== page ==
Overcoming Obstacles to Advanced Air Sealing

May 31, 2019
Summer 2019
A version of this article appears in the Summer 2019 issue of Home Energy Magazine.
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We all know the basics of energy efficiency. Air seal high in the building, then low, then insulate. Seems simple, right? Stop the air from leaking into or out of the building. Save money. Increase comfort. Promote healthy indoor air quality (with the appropriate ventilation system, of course). However, when you go to execute these simple principles on a complex house, you find that this black-and-white directive dissolves into seemingly endless shades of gray. Different planes, penetrations, and construction problems are all working against the simple fix for air sealing the home. So let's take this to the next level. Let's break down the types of difficult air-sealing locations you might encounter in the field, learn how to properly diagnose and correct the issues you might encounter at each location, and most importantly, learn how to prove that your solution was effective. More simply stated: Understand it, fix it, then prove it.

Understand It

To begin correcting air-sealing issues, you must understand how building assemblies come together. If you can visualize the what, when, and how of the components as they came together, you can begin to understand the challenge of air sealing those locations. Frankly, air-sealing issues are an indication that the original tradespeople working on the house didn’t have a good understanding of building science—so they left these issues for us to handle down the line. We are fixers of incomplete houses, especially in difficult areas where the builder may have moved quickly and overlooked important air sealing details such as bonus rooms above garages, kneewalls, built-ins, cantilevers and the like, which are typically found where the building envelope changes orientation from horizontal to vertical or vice versa. These are the areas that leave you shaking your head, saying, "What were they thinking?" or “Well, there’s your problem right there!”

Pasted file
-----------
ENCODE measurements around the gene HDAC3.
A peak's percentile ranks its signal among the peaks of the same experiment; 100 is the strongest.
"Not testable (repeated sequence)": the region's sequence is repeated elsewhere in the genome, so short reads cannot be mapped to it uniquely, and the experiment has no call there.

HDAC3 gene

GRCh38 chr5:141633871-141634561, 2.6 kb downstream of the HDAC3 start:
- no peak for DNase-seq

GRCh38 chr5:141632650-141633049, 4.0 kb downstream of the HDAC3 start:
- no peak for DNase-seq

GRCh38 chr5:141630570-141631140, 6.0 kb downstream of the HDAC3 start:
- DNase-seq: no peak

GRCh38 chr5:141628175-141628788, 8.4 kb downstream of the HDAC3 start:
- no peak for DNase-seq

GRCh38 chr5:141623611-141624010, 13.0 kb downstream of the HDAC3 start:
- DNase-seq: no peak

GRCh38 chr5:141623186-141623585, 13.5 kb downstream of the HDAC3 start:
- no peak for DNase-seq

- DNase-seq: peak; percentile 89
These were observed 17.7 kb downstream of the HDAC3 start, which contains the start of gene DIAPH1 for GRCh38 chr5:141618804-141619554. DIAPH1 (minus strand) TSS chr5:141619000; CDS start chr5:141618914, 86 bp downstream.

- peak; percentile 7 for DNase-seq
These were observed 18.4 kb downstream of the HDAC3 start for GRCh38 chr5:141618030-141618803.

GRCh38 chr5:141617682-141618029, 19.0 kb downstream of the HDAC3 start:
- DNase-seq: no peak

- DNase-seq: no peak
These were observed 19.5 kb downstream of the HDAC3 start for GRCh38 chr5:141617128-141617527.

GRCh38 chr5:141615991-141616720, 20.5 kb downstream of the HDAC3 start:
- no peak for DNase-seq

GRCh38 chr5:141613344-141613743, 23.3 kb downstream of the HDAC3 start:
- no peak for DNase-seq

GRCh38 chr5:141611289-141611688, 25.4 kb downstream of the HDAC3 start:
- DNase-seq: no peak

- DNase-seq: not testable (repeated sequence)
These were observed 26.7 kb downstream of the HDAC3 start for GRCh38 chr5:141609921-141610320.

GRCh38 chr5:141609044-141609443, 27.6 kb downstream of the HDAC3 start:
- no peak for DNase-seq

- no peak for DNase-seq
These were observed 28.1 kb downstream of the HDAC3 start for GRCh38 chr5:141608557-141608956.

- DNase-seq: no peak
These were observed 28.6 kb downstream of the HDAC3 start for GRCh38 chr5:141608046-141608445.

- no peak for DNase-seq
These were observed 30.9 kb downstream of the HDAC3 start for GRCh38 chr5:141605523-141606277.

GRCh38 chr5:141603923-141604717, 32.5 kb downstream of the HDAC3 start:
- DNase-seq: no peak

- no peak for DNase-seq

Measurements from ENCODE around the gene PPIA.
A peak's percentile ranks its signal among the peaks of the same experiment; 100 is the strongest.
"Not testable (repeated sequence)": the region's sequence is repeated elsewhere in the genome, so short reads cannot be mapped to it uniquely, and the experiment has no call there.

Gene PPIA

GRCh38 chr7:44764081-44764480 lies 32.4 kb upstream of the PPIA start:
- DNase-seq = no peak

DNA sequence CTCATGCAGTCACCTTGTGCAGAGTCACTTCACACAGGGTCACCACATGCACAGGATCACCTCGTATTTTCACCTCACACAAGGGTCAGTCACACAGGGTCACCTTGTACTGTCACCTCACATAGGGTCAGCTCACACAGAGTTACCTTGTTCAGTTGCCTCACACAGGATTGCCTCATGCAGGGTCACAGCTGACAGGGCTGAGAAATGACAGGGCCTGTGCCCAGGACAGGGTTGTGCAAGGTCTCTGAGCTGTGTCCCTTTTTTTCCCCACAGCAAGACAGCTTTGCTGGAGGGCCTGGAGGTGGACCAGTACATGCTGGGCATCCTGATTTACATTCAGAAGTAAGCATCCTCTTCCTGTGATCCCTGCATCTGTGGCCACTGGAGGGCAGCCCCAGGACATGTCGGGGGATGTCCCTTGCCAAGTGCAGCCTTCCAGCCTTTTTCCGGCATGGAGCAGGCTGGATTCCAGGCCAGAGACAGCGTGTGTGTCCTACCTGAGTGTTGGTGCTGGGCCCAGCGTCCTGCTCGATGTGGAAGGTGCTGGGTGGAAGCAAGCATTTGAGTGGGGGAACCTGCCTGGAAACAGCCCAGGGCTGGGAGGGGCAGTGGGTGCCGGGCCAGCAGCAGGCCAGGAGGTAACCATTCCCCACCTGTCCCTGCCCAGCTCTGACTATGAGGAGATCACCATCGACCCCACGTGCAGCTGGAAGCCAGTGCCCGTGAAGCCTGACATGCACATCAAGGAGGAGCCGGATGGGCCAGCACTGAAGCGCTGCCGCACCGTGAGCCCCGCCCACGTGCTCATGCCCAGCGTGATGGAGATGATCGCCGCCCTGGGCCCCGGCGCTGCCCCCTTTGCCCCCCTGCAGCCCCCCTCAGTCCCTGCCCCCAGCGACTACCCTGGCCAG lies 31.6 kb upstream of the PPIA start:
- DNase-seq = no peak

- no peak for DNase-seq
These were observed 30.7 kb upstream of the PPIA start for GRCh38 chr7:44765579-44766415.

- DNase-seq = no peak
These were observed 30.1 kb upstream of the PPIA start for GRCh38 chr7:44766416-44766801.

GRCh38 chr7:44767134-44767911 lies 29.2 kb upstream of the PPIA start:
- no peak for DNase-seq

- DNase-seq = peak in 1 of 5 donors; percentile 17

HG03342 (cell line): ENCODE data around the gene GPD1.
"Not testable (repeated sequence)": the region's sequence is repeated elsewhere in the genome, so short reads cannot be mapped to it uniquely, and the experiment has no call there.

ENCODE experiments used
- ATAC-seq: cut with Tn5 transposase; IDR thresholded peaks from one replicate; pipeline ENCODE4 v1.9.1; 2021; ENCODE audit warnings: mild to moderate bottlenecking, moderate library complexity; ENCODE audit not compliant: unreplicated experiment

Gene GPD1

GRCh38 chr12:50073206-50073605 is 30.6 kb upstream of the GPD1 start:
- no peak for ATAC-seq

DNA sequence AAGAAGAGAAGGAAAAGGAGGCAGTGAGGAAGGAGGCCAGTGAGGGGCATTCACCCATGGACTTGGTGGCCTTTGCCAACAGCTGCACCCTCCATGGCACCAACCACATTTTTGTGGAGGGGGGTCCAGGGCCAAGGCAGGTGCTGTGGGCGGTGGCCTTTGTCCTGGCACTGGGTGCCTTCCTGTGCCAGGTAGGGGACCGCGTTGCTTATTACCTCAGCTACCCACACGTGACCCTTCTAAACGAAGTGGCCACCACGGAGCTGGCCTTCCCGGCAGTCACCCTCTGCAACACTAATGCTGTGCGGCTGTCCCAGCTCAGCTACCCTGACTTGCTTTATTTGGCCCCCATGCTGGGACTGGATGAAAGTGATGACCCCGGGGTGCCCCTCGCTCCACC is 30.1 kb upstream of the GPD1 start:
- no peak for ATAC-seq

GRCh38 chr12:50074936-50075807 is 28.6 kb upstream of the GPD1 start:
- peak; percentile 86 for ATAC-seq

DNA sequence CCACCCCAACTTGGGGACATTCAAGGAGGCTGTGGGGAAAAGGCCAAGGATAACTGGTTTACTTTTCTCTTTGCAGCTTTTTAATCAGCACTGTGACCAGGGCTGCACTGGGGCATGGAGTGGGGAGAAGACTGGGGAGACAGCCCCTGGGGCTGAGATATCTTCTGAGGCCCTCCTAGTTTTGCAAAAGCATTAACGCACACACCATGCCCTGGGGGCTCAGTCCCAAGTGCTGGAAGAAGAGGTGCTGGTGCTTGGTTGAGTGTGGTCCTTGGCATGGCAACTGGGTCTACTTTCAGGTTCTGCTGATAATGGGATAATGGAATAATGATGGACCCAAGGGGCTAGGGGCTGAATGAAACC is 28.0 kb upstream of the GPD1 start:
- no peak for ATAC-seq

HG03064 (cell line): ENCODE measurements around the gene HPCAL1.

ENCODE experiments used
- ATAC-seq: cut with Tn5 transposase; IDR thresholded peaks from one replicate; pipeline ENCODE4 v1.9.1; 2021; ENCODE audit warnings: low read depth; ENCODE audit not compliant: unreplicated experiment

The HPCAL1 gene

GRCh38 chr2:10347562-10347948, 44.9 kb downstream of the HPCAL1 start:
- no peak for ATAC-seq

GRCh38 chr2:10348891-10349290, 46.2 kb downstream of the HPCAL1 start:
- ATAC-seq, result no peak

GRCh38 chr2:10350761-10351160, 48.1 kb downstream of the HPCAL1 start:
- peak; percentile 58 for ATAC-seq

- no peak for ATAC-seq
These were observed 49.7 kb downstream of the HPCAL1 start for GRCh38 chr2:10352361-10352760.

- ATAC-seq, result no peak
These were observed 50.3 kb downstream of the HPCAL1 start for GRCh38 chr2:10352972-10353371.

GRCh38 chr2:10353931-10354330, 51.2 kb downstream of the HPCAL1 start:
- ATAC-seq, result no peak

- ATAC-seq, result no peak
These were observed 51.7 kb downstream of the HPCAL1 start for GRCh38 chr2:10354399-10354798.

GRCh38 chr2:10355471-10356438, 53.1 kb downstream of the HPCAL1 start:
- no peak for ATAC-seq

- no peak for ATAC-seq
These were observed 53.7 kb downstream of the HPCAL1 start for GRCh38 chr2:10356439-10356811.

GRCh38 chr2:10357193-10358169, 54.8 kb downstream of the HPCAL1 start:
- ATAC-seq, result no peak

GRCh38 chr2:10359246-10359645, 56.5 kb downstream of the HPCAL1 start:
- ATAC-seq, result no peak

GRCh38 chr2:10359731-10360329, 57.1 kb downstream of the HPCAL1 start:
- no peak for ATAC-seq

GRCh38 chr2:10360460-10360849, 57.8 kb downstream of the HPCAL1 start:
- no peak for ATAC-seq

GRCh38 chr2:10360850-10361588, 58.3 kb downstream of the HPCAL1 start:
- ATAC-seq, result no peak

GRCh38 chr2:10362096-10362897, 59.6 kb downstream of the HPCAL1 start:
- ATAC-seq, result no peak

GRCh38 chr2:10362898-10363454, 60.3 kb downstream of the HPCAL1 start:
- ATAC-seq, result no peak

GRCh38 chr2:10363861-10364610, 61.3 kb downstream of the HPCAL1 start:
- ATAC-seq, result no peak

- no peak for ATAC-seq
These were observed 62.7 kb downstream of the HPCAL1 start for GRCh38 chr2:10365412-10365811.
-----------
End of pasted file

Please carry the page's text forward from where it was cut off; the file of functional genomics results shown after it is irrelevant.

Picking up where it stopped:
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A visual assessment of a home will quickly enable you to spot any areas of concern. This home is further complicated by the fact that part of it is built over a garage. Imagine how uncomfortable that room is! (Courtesy of Ed Minch)

At any rate, a visual assessment will quickly lead you toward any areas of concern. First, look at the style of the house—this will give you tremendous insight into your quest. Cape Cod, split-level, and colonial houses all have the classic dormers, skylights, chimneys, and cantilevers that are a dead giveaway of underlying issues. And don't be afraid to use a heavy frost or light snow to your advantage. Attic heat loss in these conditions will almost always show its mirror image on the roof.

After determining the likely suspects from the exterior, confirm your assumptions on the interior by looking for chases, dropped soffits, ceiling level changes, additions, and knee wall areas. Last, head into the nether regions of the attic and crawl space to verify assumptions made from the exterior and interior visual inspection.